'A Letter From My Body To Me' by LC Elliott



I’ve been with you from the start. From the moment one ecstatic cry met with another and two bodies flowed together, shuddered, and fell apart. I have grown with you, curled up inside an ocean at your side, dreaming as one of the day the world would start. When the dam broke, and we rode the crest of a painful wave into cold air and light that cut us like knives, it was my mouth through which you screamed your fear, and my breakable bones they swaddled to keep us safe.


You suckled through my lips, saw through my eyes, and reached for the things you wanted with my warm and grasping hands. Whatever you desired was what I needed, too, and I was only too happy to oblige. I forgave you for the skinned knees, when your excitement over-rode my muscles’ warning that begged you to slow down. I forgave you for the broken finger, snapped during a careless tumble and a rush down the stairs towards dinner. (You always were ruled by my stomach, after all).


The trips and falls, the breaks and scrapes, I have forgiven you for them all. And each time you broke me I did my best to survive. I bled to wash the grit from our skin, dripped tears to save our eyes from pain, and gifted you with a runny nose to trap the infections in. My singular heartbeat powered us both, and in return you ignited our spark. I always wanted the best for you, your thoughts roaming ever further from the interior of me. But still, there were things I didn’t always understand.


The years you left me hungry, ignoring my insistent pleas for you to eat. I confess I hated you then, but only for your disdain of me. I heard it in your thoughts, and twisted my own lips in rage against what I couldn’t be. I wasn’t thin enough for you, nor strong enough. At least, that’s what you said. Did you ever think that it was my strength that kept you on your feet? Burning through fat and into screaming muscle, my agony silenced by your iron will. A strange thing, you must admit, to deny a body the chance to feed.


Your drinking, too, gave me pause for thought. An exchange of joy for misery that grew ever more one-sided. And while we’re on the subject, smoking – what was all that about after all? I confess that I, too, grew used to the cigarette in our grip, but my lungs aren’t pink and soft anymore, and if you could look inside you’d see the scorched earth you unleashed in me.


No matter, though, it’s done. I can’t change what’s already been. We stayed close to each other over the lengthening years, even though you were often disappointed in me. I’ve been there for first kisses, last kisses, and new regrets. We’ve fucked together, slept together, laughed and cried together - and above all, you know me.


But now, I can tell, I’m disappointing you again. The days of your disdain for the way I look are long gone, and these should be the years we enjoy together as one. But I have always been the silent partner in a two-person race, unnoticed and unremarkable, until I start to fade. You can feel me, now, growing weaker every day, and I can hear your frustration, but I can’t change what’s happening to me.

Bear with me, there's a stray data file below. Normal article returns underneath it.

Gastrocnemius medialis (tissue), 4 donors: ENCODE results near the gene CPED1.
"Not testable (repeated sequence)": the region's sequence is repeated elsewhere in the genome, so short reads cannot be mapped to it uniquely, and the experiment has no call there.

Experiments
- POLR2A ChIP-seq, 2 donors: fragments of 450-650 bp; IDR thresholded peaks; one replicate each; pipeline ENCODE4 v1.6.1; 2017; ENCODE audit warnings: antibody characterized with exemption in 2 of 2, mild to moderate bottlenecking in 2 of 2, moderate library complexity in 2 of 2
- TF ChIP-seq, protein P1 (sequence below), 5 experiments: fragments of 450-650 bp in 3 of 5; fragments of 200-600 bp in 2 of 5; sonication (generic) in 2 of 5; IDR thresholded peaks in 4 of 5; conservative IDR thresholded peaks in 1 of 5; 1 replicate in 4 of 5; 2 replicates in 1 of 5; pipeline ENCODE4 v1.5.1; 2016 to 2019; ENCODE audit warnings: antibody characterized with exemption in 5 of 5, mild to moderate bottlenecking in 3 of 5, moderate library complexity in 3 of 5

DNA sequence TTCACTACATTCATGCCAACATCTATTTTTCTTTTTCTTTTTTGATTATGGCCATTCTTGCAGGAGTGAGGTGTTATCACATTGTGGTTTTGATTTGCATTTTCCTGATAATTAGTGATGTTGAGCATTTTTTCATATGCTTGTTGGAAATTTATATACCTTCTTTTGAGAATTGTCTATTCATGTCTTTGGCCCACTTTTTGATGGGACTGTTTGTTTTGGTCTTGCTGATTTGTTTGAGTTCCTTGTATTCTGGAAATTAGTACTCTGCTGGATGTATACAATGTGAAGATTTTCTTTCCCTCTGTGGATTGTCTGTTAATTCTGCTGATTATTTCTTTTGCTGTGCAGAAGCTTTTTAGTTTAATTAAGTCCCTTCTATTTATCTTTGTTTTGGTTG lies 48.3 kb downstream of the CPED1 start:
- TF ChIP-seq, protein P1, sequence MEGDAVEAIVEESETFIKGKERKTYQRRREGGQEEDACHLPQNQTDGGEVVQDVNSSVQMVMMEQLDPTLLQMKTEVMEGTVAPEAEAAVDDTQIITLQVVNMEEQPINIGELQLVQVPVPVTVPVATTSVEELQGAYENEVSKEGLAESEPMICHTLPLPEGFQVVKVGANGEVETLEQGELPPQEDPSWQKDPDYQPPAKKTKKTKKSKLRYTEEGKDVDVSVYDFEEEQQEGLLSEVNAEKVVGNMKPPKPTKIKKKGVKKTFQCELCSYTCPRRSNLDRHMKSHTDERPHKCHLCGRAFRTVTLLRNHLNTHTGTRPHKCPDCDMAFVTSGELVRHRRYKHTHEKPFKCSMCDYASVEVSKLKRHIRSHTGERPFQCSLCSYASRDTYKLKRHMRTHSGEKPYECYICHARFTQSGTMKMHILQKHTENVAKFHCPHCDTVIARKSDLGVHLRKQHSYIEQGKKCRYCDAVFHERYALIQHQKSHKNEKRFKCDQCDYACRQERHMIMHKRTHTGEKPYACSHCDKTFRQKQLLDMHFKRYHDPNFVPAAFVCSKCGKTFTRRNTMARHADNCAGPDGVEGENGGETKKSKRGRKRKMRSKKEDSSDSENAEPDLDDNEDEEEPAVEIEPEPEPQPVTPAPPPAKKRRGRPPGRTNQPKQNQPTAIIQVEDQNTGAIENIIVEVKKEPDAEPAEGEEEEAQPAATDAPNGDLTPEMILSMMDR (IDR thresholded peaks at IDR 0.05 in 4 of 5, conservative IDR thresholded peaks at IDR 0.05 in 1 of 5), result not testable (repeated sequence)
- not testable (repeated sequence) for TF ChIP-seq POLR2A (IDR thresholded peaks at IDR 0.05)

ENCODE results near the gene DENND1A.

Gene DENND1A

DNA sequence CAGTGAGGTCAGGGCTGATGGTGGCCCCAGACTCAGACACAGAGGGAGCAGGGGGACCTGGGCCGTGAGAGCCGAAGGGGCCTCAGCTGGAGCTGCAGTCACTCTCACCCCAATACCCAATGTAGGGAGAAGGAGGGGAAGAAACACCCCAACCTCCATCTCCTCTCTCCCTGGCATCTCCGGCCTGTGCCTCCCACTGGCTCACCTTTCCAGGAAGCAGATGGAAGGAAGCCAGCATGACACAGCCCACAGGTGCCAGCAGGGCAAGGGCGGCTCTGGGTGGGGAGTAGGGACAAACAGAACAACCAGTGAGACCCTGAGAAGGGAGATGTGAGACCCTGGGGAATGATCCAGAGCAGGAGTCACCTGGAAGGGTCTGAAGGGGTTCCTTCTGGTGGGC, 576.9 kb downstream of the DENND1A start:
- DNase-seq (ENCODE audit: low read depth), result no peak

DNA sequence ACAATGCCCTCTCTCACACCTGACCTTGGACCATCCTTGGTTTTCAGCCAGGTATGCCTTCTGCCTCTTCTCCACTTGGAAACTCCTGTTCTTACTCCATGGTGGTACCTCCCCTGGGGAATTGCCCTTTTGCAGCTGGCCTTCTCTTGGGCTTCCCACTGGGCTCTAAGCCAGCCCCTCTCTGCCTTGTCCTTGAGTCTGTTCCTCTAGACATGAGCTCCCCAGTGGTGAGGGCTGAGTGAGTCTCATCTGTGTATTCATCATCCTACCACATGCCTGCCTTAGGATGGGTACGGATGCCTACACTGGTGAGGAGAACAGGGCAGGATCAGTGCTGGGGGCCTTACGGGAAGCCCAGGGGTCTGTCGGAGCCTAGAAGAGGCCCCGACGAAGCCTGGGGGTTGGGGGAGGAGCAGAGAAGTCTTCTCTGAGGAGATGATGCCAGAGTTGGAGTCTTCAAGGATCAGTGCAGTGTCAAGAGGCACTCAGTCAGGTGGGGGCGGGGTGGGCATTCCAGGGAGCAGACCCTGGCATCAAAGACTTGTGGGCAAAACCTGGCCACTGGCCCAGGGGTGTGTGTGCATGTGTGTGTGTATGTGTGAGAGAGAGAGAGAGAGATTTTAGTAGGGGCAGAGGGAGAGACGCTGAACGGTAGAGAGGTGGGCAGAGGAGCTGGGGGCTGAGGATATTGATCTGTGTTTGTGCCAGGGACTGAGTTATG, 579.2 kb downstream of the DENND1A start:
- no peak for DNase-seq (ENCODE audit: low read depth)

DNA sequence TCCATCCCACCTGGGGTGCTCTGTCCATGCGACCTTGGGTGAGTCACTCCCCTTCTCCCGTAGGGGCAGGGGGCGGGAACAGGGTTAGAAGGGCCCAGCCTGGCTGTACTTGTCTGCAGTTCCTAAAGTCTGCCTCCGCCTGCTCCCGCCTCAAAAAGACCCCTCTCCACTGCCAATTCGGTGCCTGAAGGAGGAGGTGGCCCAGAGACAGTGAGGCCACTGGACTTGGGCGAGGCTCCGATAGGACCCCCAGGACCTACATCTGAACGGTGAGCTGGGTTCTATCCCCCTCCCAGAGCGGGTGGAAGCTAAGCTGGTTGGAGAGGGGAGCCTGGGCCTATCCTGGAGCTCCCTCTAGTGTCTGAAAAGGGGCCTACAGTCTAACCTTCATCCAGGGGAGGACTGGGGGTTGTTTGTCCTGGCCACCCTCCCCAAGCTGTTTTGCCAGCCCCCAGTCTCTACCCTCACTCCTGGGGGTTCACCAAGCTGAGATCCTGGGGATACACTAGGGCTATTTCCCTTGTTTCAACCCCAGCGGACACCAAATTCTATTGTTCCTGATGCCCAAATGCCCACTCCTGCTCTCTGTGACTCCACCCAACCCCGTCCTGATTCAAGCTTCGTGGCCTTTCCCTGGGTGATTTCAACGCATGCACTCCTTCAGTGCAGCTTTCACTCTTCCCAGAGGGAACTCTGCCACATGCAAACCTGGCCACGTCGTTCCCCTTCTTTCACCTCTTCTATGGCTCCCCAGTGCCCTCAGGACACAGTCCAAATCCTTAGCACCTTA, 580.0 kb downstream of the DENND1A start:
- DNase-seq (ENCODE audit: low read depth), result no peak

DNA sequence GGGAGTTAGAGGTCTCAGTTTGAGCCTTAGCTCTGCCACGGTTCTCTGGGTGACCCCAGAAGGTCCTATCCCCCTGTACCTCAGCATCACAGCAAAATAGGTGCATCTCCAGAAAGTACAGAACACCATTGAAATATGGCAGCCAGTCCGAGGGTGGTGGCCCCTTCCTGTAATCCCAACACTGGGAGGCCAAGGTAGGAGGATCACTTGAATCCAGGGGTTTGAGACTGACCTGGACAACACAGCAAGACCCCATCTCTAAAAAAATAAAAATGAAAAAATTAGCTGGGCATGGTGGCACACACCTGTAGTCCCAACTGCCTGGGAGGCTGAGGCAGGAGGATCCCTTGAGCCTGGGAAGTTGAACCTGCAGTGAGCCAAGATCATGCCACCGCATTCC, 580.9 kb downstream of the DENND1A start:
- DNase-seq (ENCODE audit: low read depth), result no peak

I have tried, above all else, to keep the two of us safe. In the face of drink, and drugs, and smoke, I’ve kept us on our way. I thought we’d have a lifetime of dancing; of climbing mountains, running fast, and skinning knees. No-one ever told us I wasn’t as strong as we believed.


The aches and pains you feel now have been building every day. And as the silent partner, I couldn’t make you listen to me. I knew – I must have known – somewhere in my cells, that we weren’t destined for pain-free walks, for long days, or nights, or weeks. There’s something wrong, I know you know, and I can’t stand to feel you cry. But I’ll still do my best to keep us alive, even though you sometimes don’t want to be.


I’m sorry I’m not as strong as you thought. I’m sorry there’s no mountain I can climb. I’m sorry we’re in pain every day. I’m sorry I make you cry. I’m sorry you can’t walk for long. I’m sorry we haven’t danced in years. I’m sorry I’m not the body you want. I’m sorry that I’ve become your worst fear.


But remember, please, when you feel all alone, that it’s always been me by your side. Remember how I powered you on, through the days when you starved me and lied. Remember that we once danced all night, and remember the days when we ran. Remember we swam in the ocean for years, remember when we sunbathed on the sand. Remember I carried you through clubs and bars, remember you loved me then, too.


Remember, please, when you're angry and lost, that I am only as strong as you.


I forgave you for everything, and now I beg you to please forgive me.


Remember that I didn’t want this either. So please be kind to me.





Laura is a twenty-something disabled writer and journalist. Her short-fiction has been published by Strix Magazine and Rhythm and Bones, and she hosts the monthly politics and disability podcast, Visibility Today. You can find her screaming into the void on Twitter at @TinyWriterLaura.

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